Video artist Shaun Gladwell, who is representing Australia in this year’s Venice Biennale, has spent October in Afghanistan as an official Australian war artist, the Australian government announced last month.
The minister for veterans’ affairs, Alan Griffin, announced that Gladwell had been commissioned to tour Afghanistan, where he would live and work alongside active Australian troops. Gladwell’s task was to create a body of work that includes video and photography, which will become part of the national collection.
“With Australian forces committed operationally overseas, it is important that their experiences are captured by leading artists and photographers,” said Griffin.
The national collection is held by the Australian War Memorial in Canberra, whose history of commissioning leading artists to document Australia’s experience of war and peacekeeping dates back to World War I.
Gladwell’s precise location and movements in Afghanistan were being kept secret for security reasons, but the artist will be able to speak freely about his experiences on his return, said Australian War Memorial assistant director Nola Anderson, in charge of the national collection. She said that Gladwell had been chosen because of his “exciting use” of contemporary media. “If you’re not contemporary and relevant now, then you haven’t got a chance to develop a record that’s going to be meaningful,” she said.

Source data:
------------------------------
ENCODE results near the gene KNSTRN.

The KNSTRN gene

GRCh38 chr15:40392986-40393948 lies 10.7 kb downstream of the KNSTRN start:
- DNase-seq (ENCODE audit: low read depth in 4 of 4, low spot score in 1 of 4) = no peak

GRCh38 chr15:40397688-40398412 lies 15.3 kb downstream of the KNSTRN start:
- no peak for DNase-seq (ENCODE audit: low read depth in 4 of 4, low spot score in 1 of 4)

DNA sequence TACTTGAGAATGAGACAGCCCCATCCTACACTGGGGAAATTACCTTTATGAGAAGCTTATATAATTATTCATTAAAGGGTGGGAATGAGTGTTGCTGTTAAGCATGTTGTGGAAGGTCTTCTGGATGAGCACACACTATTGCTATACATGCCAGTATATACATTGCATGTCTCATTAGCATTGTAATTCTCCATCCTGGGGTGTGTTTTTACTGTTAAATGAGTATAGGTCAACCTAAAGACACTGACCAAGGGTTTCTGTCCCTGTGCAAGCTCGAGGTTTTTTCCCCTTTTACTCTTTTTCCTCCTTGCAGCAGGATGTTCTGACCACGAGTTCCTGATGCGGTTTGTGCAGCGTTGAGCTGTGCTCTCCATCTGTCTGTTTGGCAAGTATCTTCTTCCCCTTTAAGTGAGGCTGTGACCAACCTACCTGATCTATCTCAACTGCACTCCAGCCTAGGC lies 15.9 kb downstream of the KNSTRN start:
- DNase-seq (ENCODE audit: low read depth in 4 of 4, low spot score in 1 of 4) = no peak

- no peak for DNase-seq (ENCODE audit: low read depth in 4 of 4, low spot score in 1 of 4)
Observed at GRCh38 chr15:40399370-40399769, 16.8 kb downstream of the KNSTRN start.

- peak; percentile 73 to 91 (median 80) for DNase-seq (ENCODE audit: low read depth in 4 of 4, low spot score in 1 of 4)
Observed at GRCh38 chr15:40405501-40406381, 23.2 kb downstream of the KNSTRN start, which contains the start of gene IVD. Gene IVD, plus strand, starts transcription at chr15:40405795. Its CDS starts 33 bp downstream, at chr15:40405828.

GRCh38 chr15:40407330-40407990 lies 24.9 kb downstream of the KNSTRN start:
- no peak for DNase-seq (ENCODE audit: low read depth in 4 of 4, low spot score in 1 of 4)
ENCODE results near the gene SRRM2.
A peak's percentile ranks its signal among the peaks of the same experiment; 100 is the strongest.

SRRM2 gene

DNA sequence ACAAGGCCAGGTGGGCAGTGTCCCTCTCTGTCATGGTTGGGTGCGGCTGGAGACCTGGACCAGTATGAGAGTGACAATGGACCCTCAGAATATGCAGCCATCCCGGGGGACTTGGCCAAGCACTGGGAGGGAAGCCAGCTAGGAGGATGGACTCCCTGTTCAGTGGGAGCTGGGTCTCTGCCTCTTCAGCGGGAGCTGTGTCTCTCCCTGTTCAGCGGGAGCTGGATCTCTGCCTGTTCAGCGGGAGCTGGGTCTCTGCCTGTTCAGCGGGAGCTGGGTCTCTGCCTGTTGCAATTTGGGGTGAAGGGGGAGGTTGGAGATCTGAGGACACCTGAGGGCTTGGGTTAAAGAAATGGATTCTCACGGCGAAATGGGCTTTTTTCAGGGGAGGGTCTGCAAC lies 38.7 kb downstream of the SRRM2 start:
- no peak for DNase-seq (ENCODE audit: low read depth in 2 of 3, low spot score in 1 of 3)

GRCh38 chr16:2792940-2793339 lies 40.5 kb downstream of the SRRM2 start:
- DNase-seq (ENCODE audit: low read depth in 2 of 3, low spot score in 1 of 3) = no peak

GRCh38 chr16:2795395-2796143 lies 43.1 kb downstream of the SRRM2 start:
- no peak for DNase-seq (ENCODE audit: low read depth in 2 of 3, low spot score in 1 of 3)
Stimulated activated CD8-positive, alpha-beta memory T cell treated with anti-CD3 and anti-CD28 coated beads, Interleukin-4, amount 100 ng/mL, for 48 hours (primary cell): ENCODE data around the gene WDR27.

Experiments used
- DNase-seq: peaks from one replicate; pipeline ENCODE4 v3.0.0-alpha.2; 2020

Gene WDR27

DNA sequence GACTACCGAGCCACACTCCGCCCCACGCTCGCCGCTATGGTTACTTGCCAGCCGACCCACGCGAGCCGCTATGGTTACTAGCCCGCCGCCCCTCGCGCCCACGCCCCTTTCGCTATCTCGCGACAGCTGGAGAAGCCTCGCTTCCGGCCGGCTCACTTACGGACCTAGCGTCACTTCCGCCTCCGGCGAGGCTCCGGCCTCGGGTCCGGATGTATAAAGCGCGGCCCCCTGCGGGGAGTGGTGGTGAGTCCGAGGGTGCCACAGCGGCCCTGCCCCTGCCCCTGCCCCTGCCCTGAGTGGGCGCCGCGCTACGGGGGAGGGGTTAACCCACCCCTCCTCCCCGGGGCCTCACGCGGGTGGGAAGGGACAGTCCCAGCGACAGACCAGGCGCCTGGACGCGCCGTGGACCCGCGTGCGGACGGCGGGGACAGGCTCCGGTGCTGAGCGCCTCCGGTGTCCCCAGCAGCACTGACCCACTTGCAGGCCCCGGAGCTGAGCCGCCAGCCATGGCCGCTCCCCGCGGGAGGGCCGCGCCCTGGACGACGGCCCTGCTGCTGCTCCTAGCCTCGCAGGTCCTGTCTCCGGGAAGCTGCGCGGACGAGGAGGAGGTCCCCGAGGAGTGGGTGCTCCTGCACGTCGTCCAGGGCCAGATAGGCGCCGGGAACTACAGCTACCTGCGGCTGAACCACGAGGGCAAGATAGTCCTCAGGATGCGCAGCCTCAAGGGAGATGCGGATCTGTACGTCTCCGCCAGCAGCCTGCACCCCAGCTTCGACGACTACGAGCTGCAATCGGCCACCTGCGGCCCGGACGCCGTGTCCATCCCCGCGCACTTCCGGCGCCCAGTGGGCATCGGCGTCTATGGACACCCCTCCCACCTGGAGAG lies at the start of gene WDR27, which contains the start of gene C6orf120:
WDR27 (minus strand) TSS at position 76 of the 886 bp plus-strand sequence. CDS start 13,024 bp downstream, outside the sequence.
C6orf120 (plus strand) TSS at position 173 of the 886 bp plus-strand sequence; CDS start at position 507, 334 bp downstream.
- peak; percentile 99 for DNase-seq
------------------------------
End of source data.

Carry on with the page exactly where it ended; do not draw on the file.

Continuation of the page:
She referred to Gladwell’s short film Apology to Roadkill (2007-09)—part of the Venice installation—which shows the artist in motorbike leathers, pacing the outback landscape and cradling the dead body of a full-grown kangaroo. “He has captured something—this intersection between the human figure and the landscape,” said Anderson, who believes the blasted terrain of Afghanistan will offer a similarly bizarre and apocalyptic backdrop for Gladwell’s videos.
“Some of the landscapes that appear in his videos are really imposing in much the same way that I imagine personnel in the field have to cope with—a new, strange, sometimes aggressive landscape,” said Anderson. “So we’re looking for that sort of powerful suggestion of what’s going on there, but through Shaun’s medium.”
Gladwell undertook pre-deployment training for the experience. “They [war artists] take their packs, they stay in the quarters where the defence personnel stay, there’s no special favours; they do everything the way defence personnel do,” said Anderson. Although Gladwell is able to go with troops “on actions” and is accompanied by a soldier, he is not “embedded”. “It’s not as front line as that,” said Anderson.